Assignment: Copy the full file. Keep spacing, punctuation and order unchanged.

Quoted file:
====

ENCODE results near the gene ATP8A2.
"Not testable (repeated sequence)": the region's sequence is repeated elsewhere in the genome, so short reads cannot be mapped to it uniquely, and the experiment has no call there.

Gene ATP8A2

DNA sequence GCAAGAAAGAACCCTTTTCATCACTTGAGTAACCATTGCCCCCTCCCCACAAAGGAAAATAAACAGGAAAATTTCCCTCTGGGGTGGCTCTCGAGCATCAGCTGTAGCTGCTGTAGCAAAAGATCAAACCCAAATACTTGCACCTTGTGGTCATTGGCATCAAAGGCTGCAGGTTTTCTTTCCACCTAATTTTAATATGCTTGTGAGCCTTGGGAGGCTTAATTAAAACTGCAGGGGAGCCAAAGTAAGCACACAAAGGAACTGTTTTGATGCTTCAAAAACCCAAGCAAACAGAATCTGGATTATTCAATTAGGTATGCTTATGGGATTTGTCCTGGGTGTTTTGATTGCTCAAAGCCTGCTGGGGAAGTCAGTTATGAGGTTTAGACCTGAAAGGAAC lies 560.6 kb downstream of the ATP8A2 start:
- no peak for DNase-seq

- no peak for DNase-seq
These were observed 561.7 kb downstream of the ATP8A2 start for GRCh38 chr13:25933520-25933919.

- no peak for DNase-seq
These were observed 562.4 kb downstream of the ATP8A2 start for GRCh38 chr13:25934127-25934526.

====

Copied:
ENCODE results near the gene ATP8A2.
"Not testable (repeated sequence)": the region's sequence is repeated elsewhere in the genome, so short reads cannot be mapped to it uniquely, and the experiment has no call there.

Gene ATP8A2

DNA sequence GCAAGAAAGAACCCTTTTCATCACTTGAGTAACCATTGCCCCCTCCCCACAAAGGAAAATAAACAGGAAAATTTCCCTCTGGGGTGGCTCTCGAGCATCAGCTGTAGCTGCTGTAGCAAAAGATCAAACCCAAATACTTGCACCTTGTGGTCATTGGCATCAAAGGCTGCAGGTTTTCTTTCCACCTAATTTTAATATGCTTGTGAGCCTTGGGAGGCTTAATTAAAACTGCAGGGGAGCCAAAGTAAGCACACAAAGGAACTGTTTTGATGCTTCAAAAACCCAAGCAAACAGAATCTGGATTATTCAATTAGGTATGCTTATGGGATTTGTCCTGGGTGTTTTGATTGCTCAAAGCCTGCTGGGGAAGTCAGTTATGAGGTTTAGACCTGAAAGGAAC lies 560.6 kb downstream of the ATP8A2 start:
- no peak for DNase-seq

- no peak for DNase-seq
These were observed 561.7 kb downstream of the ATP8A2 start for GRCh38 chr13:25933520-25933919.

- no peak for DNase-seq
These were observed 562.4 kb downstream of the ATP8A2 start for GRCh38 chr13:25934127-25934526.